TCI Gives Back

Tall Clubs International is committed to giving back, and to raising awareness about issues affecting the tall community.  In addition to social activities on the local and international level, we also work hard to send a tall message to a world dominated by goods and services designed for the less vertically gifted. Awarding college scholarships to tall teens; fighting for legroom in the airline industry; and, fundraising for Marfan syndrome, are but a few examples of how TCI works hard to positively influence tall lives around the globe.

We support The Marfan Foundation because our founder, Kae Sumner-Einfeldt, had Marfan syndrome. In addition, people with Marfan syndrome are frequently tall, or at least tall for their family, so it is a perfect fit. Marfan syndrome is a genetic disorder that affects the body’s connective tissue. Connective tissue holds all the body’s cells, organs and tissue together. It also plays an important role in helping the body grow and develop properly. About 1 in 5,000 people have Marfan syndrome, including men and women of all races and ethnic groups.Every person’s experience with Marfan syndrome is slightly different. No one has every feature and people have different combinations of features. Some features of Marfan syndrome are easier to see than others. These include: long arms, legs and fingers, tall and thin body type, curved spine, chest sinks in or sticks out, flexible joints, flat feet, crowded teeth, and stretch marks on the skin that are not related to weight gain or lossHarder-to-detect signs of Marfan syndrome include heart problems, especially those related to the aorta, the large blood vessel that carries blood away from the heart to the rest of the body. Other signs can include sudden lung collapse and eye problems, including severe nearsightedness, dislocated lens, detached retina, early glaucoma, and early cataracts. Special tests are often needed to detect these features.Knowing the signs of Marfan syndrome can save lives. Medical experts estimates that nearly half the people who have Marfan syndrome don’t know it. This is something The Marfan Foundation is working hard to change.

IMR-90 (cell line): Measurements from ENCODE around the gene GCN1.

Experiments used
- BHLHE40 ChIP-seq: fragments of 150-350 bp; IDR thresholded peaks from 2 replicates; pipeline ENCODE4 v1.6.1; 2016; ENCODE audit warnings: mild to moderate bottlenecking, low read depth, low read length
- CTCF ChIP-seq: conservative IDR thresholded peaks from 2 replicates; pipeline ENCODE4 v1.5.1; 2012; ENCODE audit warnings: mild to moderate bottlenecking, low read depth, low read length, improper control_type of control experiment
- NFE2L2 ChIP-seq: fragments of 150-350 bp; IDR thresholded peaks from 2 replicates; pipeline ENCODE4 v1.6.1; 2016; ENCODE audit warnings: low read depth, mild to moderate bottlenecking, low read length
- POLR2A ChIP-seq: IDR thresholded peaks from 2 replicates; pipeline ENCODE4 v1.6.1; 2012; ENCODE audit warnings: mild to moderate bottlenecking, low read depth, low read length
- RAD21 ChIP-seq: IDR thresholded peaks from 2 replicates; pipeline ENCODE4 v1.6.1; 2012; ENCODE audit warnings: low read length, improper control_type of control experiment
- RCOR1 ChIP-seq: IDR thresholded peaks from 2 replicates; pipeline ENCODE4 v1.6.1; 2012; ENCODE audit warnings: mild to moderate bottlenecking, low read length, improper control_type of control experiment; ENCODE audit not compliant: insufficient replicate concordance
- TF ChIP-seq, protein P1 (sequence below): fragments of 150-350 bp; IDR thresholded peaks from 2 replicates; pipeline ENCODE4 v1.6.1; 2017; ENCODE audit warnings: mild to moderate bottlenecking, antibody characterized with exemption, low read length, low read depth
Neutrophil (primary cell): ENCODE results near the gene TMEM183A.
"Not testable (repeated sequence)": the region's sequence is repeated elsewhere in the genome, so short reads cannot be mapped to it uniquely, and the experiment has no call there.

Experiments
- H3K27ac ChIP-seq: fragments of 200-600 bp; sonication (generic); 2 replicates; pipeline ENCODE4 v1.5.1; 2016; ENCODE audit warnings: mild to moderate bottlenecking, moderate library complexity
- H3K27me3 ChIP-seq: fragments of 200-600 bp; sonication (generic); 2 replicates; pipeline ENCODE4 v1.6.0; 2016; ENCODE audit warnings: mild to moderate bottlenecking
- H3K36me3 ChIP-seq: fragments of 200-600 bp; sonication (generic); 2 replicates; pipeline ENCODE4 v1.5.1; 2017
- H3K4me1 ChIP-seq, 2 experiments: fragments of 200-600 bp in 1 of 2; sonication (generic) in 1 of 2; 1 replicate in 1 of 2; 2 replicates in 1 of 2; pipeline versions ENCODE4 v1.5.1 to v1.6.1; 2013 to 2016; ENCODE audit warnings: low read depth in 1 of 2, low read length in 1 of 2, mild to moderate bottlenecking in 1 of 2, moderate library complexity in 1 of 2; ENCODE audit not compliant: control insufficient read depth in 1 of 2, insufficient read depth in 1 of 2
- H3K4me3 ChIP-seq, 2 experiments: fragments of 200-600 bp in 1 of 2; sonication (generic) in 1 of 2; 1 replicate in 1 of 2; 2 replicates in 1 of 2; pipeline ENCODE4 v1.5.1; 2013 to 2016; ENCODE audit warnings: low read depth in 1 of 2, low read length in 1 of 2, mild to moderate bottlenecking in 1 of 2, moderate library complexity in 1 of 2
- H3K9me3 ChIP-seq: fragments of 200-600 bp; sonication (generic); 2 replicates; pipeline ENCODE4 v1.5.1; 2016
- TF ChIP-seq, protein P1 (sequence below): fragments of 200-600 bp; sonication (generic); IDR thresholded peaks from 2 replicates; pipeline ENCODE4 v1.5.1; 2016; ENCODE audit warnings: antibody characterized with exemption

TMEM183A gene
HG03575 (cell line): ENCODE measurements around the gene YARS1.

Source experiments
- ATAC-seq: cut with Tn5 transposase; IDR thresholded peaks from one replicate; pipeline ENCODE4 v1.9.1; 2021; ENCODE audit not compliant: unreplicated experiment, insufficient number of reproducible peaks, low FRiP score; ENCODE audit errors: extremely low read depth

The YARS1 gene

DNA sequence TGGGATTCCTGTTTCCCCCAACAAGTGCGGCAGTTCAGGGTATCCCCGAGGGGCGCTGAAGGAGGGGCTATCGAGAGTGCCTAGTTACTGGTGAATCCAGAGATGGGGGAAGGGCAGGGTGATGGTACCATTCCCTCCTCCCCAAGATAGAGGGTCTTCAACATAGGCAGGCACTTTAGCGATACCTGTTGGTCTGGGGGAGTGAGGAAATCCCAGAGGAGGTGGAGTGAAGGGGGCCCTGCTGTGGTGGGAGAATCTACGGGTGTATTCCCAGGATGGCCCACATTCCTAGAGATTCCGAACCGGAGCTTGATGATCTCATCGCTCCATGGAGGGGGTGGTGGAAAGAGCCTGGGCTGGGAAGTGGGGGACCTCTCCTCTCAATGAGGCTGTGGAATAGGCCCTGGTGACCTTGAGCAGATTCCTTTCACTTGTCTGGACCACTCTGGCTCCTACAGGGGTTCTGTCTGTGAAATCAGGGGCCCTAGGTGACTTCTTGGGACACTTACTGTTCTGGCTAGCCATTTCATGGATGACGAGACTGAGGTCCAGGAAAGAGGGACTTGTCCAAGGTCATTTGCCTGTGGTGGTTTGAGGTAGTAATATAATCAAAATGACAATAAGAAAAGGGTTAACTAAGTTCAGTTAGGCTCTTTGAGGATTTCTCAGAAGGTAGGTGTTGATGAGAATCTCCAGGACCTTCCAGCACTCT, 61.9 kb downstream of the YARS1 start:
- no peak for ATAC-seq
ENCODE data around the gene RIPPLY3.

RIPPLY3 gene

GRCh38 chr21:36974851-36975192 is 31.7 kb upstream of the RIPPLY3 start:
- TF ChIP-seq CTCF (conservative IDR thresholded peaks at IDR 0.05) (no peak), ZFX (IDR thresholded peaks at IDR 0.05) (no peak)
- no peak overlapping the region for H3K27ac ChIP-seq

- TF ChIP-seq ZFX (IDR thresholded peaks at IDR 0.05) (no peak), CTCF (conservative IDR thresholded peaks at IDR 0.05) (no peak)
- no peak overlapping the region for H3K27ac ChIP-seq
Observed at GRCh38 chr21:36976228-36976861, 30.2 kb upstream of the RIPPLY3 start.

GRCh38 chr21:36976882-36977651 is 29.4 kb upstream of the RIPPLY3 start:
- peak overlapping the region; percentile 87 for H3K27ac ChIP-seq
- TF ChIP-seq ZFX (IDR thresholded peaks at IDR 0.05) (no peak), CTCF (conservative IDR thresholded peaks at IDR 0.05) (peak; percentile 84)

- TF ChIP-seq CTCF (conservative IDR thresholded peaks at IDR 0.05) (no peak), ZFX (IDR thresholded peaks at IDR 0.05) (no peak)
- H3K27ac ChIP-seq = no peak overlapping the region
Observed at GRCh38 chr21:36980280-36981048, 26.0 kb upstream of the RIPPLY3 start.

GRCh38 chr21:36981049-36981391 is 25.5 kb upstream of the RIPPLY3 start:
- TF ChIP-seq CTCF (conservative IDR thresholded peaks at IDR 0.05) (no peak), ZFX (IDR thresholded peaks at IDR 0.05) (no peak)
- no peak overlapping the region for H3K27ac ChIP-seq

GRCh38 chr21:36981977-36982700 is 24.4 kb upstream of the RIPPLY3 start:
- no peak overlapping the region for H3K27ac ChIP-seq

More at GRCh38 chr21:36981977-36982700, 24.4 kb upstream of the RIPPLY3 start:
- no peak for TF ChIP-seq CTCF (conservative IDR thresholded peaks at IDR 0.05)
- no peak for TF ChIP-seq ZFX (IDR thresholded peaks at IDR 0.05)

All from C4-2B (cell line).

The Marfan Foundation creates a brighter future for everyone affected by Marfan syndrome and related disorders. The Foundation:

  • * Pursues the most innovative research and make sure that it receives proper funding.
  • * Creates an informed public and educated patient community to increase early diagnosis and ensure life-saving treatment.
  • * Provides relentless support to families, caregivers, and healthcare providers.

The Foundation will not rest until it has achieved victory—a world in which everyone with Marfan syndrome or a related disorder receives a proper diagnosis, gets the necessary treatment, and lives a long and full life.

TCI’s Marfan Coordinator is David A Rasmussen (Tall Club of Milwaukee) and you can contact him here: dave@uwm.edu

For more information, contact The Marfan Foundation at 800-8-MARFAN, ext. 126, or support@marfan.org. You can learn more at http://www.marfan.org

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